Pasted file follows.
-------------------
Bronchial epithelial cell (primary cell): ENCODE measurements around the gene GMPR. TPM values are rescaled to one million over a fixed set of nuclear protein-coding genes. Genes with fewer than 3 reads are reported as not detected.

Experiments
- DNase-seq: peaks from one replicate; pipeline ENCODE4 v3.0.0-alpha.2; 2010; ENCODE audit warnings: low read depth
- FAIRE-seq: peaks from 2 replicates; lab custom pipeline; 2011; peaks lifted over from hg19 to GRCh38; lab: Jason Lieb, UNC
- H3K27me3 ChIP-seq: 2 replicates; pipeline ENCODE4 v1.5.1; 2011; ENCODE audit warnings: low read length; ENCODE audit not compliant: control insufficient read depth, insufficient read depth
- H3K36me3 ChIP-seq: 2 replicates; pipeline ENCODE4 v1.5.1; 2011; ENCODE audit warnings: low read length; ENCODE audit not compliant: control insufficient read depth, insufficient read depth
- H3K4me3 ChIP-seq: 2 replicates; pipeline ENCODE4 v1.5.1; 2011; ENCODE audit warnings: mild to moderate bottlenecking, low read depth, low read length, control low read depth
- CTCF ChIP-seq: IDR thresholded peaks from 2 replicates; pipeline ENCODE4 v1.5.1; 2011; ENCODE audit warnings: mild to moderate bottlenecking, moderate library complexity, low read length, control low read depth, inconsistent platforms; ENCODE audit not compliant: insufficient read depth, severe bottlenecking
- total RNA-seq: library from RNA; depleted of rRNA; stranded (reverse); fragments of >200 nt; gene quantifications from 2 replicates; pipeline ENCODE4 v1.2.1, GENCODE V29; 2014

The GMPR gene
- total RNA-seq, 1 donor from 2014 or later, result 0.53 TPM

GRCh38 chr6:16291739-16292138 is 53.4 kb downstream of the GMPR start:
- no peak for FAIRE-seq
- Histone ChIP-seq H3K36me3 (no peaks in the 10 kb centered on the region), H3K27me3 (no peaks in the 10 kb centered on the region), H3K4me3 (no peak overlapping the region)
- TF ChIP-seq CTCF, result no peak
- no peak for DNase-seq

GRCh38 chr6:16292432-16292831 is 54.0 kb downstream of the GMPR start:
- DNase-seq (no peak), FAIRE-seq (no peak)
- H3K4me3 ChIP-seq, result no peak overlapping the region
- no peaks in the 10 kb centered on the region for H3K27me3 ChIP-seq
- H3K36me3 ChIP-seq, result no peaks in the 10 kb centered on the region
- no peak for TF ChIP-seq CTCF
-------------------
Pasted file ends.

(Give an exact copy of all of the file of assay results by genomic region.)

Bronchial epithelial cell (primary cell): ENCODE measurements around the gene GMPR. TPM values are rescaled to one million over a fixed set of nuclear protein-coding genes. Genes with fewer than 3 reads are reported as not detected.

Experiments
- DNase-seq: peaks from one replicate; pipeline ENCODE4 v3.0.0-alpha.2; 2010; ENCODE audit warnings: low read depth
- FAIRE-seq: peaks from 2 replicates; lab custom pipeline; 2011; peaks lifted over from hg19 to GRCh38; lab: Jason Lieb, UNC
- H3K27me3 ChIP-seq: 2 replicates; pipeline ENCODE4 v1.5.1; 2011; ENCODE audit warnings: low read length; ENCODE audit not compliant: control insufficient read depth, insufficient read depth
- H3K36me3 ChIP-seq: 2 replicates; pipeline ENCODE4 v1.5.1; 2011; ENCODE audit warnings: low read length; ENCODE audit not compliant: control insufficient read depth, insufficient read depth
- H3K4me3 ChIP-seq: 2 replicates; pipeline ENCODE4 v1.5.1; 2011; ENCODE audit warnings: mild to moderate bottlenecking, low read depth, low read length, control low read depth
- CTCF ChIP-seq: IDR thresholded peaks from 2 replicates; pipeline ENCODE4 v1.5.1; 2011; ENCODE audit warnings: mild to moderate bottlenecking, moderate library complexity, low read length, control low read depth, inconsistent platforms; ENCODE audit not compliant: insufficient read depth, severe bottlenecking
- total RNA-seq: library from RNA; depleted of rRNA; stranded (reverse); fragments of >200 nt; gene quantifications from 2 replicates; pipeline ENCODE4 v1.2.1, GENCODE V29; 2014

The GMPR gene
- total RNA-seq, 1 donor from 2014 or later, result 0.53 TPM

GRCh38 chr6:16291739-16292138 is 53.4 kb downstream of the GMPR start:
- no peak for FAIRE-seq
- Histone ChIP-seq H3K36me3 (no peaks in the 10 kb centered on the region), H3K27me3 (no peaks in the 10 kb centered on the region), H3K4me3 (no peak overlapping the region)
- TF ChIP-seq CTCF, result no peak
- no peak for DNase-seq

GRCh38 chr6:16292432-16292831 is 54.0 kb downstream of the GMPR start:
- DNase-seq (no peak), FAIRE-seq (no peak)
- H3K4me3 ChIP-seq, result no peak overlapping the region
- no peaks in the 10 kb centered on the region for H3K27me3 ChIP-seq
- H3K36me3 ChIP-seq, result no peaks in the 10 kb centered on the region
- no peak for TF ChIP-seq CTCF